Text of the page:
In my younger, crazier days, I used to paddle a large open canoe down some fast and turbulent rivers, including Class III-IV rapids—the kind that often turn canoes over, dumping people into the water. On one occasion I took my canoe to a river with Class IV-V rapids that were generally considered navigable only by experienced people in closed kayaks. There were places on the river, for example, where my canoe shot over waterfalls six and seven feet high.
At one point the flow of the river was divided by a large concrete bridge support, and the strong current seemed to draw everything afloat right into that support. So many canoes had been destroyed there that someone had finally painted a bullseye on the concrete. Significant rapids are often given names—Buzz Saw and Tornado, for example—and of course this one was called Bullseye.
I had heard about Bullseye, so I was cautious and pulled my canoe ashore about fifty yards upstream from the rapids. On the shore was a man throwing small branches into the water in various locations. When I asked what he was doing, he said that he was watching the sticks approach the bridge support in order to learn the path—the safe "line"—a canoe would have to take in order to avoid danger. He said that on that particular day—with the water at that height and speed—he could see only one narrow line of approach that would allow anyone to safely traverse the rapids.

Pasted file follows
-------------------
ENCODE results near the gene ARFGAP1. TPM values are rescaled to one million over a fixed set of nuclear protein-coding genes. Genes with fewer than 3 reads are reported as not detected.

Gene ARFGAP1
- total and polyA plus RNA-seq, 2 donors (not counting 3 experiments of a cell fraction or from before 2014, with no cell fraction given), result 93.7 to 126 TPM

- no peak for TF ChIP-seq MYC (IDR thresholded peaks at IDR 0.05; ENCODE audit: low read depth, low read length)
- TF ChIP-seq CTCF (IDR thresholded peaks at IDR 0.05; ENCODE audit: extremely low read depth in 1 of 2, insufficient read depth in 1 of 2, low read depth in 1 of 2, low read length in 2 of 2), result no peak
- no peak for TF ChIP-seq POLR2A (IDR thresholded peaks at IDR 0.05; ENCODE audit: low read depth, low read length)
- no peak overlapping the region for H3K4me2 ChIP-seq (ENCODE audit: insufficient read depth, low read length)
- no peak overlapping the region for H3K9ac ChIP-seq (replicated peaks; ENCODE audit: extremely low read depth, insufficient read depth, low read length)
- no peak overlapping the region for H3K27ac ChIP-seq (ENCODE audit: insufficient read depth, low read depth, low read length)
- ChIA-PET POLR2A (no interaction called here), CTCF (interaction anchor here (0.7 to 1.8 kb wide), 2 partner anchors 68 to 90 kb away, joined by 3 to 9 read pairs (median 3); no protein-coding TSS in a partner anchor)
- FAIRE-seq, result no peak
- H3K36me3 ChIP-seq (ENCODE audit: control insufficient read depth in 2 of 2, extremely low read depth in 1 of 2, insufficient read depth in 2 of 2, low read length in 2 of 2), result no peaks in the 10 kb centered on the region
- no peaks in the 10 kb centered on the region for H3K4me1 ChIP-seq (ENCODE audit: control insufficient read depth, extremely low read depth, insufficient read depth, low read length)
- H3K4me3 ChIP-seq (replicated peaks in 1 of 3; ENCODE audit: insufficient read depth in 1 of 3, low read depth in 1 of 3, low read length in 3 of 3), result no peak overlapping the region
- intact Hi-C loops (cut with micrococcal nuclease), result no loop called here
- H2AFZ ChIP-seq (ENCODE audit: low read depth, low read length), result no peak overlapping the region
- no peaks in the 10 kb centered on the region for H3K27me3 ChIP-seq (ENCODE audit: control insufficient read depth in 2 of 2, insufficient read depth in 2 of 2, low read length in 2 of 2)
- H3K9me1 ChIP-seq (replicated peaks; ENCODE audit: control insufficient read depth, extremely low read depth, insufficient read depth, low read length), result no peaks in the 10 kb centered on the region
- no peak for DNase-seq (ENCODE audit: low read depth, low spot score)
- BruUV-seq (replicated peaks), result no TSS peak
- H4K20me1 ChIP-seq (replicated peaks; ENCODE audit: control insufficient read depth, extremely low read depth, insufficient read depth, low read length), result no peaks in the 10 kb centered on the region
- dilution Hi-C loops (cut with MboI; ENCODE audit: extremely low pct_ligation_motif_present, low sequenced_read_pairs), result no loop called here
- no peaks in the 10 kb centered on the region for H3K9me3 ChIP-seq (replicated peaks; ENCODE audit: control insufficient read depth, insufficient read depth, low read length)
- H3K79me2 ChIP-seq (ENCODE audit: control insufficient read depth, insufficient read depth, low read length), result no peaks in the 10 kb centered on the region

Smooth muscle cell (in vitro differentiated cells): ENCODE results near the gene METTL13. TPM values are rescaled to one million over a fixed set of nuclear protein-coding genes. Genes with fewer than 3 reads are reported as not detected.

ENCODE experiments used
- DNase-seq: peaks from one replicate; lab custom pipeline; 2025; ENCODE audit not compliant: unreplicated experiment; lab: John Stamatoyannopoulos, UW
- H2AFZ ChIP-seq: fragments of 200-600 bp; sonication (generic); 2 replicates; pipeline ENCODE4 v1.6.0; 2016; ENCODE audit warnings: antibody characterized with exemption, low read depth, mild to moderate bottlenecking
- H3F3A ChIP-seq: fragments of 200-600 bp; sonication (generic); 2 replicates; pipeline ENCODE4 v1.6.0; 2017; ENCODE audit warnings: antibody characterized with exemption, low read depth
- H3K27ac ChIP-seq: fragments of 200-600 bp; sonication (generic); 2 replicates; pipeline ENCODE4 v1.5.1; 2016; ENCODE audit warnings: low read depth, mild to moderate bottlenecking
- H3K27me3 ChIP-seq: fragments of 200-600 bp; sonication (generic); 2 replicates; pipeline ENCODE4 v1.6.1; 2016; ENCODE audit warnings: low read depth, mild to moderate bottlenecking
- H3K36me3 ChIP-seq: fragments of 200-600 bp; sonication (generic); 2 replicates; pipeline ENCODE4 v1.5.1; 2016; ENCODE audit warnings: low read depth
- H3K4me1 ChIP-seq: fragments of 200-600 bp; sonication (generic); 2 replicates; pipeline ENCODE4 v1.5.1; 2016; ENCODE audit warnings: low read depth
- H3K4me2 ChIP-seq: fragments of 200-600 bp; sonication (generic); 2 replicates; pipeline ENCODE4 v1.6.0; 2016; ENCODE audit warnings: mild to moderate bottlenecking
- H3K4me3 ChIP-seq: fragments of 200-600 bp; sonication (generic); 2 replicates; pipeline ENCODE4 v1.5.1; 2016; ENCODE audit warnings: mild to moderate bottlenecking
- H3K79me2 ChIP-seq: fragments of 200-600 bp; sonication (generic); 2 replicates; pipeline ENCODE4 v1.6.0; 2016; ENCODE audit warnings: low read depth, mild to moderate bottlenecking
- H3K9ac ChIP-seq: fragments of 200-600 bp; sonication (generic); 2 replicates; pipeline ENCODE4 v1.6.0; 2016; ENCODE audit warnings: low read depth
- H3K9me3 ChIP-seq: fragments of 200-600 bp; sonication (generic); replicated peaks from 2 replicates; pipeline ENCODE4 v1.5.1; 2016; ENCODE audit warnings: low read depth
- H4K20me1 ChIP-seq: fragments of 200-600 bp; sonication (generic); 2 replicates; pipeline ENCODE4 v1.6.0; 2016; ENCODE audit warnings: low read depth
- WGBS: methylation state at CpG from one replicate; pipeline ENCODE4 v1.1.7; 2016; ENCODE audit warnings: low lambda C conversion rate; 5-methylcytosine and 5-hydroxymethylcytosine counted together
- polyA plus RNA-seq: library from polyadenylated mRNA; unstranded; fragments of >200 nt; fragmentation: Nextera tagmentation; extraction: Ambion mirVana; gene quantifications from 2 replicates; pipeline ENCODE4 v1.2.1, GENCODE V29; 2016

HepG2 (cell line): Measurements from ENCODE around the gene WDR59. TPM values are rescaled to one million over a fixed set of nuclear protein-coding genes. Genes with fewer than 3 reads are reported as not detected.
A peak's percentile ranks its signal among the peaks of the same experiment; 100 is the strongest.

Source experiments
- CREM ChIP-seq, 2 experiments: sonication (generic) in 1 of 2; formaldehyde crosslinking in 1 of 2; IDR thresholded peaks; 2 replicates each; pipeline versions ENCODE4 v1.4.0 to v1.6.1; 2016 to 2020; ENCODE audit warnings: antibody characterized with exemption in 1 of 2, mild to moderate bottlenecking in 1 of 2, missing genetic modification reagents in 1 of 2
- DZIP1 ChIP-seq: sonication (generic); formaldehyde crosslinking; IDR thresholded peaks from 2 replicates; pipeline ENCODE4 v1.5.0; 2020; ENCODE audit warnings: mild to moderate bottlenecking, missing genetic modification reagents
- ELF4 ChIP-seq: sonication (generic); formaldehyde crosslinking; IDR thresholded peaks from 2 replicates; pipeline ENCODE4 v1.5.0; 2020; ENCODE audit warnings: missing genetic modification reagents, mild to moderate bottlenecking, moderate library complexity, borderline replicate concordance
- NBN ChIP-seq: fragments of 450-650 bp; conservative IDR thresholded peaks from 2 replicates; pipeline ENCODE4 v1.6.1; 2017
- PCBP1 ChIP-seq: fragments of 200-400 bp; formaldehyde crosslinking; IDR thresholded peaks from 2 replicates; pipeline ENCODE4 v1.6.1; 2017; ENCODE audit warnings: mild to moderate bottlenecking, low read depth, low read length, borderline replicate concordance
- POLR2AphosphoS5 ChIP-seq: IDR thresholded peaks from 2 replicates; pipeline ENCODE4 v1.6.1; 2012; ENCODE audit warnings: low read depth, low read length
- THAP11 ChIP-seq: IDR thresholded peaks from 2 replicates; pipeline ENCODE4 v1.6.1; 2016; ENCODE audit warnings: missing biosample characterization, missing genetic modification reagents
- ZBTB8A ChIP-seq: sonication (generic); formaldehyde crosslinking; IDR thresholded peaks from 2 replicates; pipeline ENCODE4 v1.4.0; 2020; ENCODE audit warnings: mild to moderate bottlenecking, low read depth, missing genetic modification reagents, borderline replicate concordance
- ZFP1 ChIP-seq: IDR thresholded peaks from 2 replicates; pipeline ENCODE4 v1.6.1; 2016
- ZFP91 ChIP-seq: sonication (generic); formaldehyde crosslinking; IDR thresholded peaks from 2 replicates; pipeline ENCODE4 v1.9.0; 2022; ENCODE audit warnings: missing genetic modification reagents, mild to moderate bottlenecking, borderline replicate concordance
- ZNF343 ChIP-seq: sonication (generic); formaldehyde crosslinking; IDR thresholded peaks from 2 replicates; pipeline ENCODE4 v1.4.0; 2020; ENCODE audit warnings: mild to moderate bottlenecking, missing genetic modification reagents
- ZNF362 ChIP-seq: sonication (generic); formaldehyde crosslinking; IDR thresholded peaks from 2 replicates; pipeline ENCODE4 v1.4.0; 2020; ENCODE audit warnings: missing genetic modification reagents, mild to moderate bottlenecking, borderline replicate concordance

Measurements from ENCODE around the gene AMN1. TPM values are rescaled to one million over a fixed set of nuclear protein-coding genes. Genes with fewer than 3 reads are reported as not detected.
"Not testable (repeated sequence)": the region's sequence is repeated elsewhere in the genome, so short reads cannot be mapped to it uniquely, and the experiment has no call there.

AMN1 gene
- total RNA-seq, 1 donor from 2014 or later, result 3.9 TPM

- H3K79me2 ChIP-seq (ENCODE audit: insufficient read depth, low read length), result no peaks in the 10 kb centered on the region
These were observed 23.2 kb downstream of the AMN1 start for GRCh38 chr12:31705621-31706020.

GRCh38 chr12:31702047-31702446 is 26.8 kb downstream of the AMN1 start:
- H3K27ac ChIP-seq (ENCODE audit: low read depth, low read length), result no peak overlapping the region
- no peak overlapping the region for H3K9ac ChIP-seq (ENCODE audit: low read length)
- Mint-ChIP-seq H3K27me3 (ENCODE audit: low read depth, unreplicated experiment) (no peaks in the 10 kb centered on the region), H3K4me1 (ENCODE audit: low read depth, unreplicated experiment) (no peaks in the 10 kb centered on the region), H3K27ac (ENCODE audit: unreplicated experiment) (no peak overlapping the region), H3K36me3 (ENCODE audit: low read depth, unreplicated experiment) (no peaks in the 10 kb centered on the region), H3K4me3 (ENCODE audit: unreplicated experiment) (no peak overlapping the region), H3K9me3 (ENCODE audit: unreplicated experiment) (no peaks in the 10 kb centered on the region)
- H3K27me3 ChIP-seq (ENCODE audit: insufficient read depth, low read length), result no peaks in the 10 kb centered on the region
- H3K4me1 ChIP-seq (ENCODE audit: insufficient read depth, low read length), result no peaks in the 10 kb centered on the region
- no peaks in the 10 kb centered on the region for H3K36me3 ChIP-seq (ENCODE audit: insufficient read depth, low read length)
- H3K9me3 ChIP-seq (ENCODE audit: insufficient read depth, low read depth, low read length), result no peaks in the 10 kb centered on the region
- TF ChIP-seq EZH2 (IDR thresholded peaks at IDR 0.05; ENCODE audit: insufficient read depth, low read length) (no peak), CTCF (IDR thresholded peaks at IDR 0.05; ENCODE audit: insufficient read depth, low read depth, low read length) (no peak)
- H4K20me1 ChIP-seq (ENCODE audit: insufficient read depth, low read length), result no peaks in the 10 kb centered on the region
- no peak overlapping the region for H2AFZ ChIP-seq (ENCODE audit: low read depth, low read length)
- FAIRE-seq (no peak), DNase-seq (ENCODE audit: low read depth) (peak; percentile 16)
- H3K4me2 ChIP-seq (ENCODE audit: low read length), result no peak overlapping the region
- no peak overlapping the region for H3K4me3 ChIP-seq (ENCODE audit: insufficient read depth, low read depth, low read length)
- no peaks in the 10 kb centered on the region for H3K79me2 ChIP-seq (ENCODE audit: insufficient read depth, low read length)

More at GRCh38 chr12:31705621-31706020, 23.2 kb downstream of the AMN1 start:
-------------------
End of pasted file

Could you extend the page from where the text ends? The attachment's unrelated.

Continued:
Perhaps sensing my anxiety, he offered to guide me from the shore as I paddled, and of course I was eager to accept his help. I carefully obeyed his every word and gesture, and I shot through the rapids with relative ease. I didn't feel irritated at his telling me what to do. I didn't feel limited that there was only one way to safely negotiate the rapids. No, I was quite grateful for the meticulous guidance my new friend offered.
There are a great many ways to live our lives, but most of them result in our boats wrapping around concrete pillars of various kinds, where we become stuck and miserable. We can't live just any way we wish—treating people selfishly, for example—and expect to sail through the rapids. Finding genuine happiness requires that we follow the principles governing that condition. And it's likely that we'll require the guidance of those who are familiar with the line that produces a safe and even exciting journey through life. We are wise to listen to such guides.